Written by on 20/01/2023

When ranger Kylee Gray pulled over to give way to a red-belly black snake on the trail she was cleaning at Conway National Park with other Rangers she couldn’t believe her eyes. “A big warty brown ugly cane toad sitting in the dirt” was how she described it… saying that at first she thought one of her work-mates was playing a trick on her until she realised it was breathing.

The gi-normous toad, since dubbed Toadzilla, later weighed in at 2.8kg, heavier than your average house brick and also heavier than the largest known toad recorded by the Guinness world Records that weighed in at 2.65kg in 1991.

“It flinched when I walked up to it and I yelled out to my supervisor to show him. [It looked] almost like a football with legs,” Ms Gray said.

Measuring up at more than 25 centimetres in length, she said it was the biggest toad she had ever seen by far.

“A cane toad that size will eat anything it can fit into its mouth, and that includes insects, reptiles, and small mammals,” she said. The poisonous toads can live up to 15 years in the wild, there’s no way of telling how old this particular toad might have been.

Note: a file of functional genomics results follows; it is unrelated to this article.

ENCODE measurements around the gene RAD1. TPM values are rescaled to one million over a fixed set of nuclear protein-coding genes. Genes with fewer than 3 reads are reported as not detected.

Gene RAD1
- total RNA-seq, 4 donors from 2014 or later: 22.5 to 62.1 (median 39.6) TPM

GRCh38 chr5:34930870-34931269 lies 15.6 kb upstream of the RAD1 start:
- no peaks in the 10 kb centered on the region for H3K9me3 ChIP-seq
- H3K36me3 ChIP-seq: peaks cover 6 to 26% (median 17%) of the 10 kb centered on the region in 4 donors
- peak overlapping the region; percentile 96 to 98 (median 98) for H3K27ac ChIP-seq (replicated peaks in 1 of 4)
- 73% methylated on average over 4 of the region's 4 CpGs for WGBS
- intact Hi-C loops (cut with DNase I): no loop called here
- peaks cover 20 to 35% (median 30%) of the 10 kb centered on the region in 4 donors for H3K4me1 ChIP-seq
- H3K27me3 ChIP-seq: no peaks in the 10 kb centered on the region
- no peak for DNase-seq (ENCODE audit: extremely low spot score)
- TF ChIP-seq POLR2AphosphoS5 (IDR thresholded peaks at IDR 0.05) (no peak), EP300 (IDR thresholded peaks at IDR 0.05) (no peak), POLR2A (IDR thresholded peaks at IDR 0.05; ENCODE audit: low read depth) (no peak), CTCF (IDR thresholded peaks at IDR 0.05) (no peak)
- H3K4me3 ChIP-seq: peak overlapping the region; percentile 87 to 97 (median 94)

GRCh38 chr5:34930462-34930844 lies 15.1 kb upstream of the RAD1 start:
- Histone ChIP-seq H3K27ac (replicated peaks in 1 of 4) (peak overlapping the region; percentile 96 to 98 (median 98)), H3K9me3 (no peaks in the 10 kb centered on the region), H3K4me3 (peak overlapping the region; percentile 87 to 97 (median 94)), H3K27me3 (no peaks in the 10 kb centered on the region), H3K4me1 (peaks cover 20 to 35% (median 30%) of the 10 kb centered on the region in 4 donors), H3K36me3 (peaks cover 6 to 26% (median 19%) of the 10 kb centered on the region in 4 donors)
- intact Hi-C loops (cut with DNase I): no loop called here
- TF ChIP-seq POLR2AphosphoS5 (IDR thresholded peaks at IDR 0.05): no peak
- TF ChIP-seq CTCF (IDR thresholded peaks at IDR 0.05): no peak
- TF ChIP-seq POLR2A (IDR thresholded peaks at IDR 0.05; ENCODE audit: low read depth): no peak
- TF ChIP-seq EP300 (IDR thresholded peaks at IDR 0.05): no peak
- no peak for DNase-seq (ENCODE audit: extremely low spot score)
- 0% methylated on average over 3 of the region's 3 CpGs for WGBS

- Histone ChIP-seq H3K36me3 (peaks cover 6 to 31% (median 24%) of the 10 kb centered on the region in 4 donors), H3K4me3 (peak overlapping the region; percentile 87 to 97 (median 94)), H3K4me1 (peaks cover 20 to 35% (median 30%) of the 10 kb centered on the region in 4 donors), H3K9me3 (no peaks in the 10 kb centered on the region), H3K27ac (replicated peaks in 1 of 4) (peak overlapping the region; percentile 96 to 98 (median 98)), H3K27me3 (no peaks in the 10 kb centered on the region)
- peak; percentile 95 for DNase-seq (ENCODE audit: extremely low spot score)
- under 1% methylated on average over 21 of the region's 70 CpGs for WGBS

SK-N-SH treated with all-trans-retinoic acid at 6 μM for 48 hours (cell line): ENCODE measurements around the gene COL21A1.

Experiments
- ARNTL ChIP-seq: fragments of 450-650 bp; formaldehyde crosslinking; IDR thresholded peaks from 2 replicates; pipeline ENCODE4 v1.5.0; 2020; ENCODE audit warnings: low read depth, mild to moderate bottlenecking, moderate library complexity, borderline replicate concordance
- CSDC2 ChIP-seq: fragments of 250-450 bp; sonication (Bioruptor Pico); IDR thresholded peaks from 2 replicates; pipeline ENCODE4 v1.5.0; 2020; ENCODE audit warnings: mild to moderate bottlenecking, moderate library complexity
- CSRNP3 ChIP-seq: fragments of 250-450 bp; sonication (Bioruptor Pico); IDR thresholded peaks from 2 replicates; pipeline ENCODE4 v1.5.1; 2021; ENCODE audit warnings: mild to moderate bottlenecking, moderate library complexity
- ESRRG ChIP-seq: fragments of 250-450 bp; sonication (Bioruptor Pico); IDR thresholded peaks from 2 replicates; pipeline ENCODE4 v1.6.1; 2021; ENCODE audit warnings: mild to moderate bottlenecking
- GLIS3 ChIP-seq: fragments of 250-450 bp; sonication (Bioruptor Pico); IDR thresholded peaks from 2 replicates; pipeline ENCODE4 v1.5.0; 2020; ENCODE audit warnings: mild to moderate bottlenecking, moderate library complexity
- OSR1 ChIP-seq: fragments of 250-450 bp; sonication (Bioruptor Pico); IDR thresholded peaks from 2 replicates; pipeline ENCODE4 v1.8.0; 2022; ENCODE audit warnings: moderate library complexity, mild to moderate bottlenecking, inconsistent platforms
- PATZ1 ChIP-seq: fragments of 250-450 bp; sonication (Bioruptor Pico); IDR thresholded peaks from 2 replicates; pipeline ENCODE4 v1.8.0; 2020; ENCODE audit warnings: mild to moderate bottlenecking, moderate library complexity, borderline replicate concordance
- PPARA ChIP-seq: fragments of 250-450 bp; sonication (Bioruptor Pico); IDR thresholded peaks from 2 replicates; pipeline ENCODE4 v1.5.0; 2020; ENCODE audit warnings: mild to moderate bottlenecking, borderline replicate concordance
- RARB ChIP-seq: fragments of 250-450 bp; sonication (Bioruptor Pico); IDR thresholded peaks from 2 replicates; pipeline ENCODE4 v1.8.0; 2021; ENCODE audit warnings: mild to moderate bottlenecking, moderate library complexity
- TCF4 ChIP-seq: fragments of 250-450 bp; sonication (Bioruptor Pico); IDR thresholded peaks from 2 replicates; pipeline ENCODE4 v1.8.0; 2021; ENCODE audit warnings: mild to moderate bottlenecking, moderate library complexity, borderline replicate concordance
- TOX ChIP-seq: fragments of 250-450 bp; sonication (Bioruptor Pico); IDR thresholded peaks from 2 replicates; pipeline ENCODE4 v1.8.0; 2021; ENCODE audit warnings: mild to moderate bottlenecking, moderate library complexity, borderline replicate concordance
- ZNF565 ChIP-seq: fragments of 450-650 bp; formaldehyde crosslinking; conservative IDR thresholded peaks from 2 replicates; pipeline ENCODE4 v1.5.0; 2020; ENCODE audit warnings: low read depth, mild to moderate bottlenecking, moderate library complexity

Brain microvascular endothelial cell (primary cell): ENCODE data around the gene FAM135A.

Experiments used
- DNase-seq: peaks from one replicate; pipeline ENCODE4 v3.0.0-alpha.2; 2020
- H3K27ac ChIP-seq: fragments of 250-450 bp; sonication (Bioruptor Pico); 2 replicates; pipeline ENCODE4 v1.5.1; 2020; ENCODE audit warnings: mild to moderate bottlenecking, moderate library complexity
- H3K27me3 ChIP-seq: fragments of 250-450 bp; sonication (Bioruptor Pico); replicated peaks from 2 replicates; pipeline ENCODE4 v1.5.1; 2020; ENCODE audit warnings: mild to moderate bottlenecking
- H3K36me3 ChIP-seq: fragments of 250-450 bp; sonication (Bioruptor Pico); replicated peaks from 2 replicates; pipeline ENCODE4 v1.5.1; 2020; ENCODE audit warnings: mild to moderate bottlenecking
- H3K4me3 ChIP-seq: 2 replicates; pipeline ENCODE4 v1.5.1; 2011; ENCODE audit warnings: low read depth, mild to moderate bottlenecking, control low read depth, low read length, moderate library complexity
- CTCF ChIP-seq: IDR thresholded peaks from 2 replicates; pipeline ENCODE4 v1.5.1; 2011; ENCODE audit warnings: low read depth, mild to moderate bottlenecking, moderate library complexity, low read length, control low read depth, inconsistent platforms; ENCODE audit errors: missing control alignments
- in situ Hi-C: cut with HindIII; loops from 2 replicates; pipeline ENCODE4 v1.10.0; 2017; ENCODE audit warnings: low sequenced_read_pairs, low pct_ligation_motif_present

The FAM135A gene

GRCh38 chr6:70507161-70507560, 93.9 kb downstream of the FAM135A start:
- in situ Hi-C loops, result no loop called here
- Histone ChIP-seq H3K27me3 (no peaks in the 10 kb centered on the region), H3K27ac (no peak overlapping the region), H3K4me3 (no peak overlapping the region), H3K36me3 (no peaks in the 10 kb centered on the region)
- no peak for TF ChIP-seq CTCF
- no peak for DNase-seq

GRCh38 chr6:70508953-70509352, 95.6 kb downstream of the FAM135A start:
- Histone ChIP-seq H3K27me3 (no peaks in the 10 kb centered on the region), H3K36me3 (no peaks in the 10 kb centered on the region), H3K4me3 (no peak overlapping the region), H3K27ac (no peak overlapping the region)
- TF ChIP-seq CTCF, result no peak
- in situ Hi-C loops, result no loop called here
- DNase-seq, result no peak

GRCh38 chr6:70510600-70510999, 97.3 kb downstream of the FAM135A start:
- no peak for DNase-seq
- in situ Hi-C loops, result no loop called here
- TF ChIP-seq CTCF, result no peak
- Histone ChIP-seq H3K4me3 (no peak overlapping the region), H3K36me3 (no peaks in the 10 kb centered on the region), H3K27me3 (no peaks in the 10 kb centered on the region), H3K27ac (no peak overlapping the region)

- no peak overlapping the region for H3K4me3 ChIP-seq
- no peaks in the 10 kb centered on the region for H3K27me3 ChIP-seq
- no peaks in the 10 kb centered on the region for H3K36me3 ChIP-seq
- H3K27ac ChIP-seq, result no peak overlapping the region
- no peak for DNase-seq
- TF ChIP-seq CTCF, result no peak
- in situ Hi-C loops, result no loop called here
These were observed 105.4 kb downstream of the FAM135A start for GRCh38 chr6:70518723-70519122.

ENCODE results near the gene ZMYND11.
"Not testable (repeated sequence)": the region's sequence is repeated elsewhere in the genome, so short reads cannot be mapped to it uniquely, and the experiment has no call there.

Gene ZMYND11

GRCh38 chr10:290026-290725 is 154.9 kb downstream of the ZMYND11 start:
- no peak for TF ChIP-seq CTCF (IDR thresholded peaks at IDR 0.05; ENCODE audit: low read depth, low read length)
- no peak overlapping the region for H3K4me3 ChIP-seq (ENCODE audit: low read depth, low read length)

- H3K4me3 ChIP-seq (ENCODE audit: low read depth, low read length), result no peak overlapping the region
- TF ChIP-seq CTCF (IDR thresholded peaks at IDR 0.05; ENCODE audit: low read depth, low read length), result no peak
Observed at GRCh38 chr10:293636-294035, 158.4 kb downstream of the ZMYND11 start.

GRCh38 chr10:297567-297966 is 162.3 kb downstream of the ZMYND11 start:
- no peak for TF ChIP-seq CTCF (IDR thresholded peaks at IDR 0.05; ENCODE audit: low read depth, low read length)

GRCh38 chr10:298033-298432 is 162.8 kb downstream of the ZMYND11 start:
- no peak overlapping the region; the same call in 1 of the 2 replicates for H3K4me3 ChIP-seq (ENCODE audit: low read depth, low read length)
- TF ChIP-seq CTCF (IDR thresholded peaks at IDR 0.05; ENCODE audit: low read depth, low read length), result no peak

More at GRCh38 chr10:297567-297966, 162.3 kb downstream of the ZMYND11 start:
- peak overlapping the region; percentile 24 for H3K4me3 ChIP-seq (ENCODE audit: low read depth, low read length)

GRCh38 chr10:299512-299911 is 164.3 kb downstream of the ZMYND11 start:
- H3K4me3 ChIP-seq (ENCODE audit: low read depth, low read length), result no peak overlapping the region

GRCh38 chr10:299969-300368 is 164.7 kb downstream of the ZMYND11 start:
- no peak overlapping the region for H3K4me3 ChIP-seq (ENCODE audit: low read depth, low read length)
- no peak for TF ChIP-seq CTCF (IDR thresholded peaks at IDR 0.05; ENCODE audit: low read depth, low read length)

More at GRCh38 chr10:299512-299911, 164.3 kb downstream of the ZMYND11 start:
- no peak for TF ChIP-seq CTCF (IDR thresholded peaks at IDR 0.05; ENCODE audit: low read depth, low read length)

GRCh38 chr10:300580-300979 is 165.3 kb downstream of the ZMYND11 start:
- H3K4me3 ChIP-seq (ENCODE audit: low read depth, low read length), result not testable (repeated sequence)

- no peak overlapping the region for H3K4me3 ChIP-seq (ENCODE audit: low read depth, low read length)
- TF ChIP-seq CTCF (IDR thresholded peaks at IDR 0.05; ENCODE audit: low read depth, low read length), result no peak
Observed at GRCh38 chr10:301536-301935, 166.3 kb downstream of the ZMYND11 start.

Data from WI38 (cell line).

Toadzilla was euthanised (imagine finding that in your freezer next to the Drumsticks) and is set to be taken to the Queensland Museum in Brisbane.

Cane toads were introduced into Queensland in 1935 to control the cane beetle, they are now considered a threat to the nation, under the Environment Biodiversity and Conservation Act 1999.

Article compiled from several sources including  and published January 20th
Pictures: department of environment and Science via ABC News

Territory FM

Darwin's Greatest Hits

Current track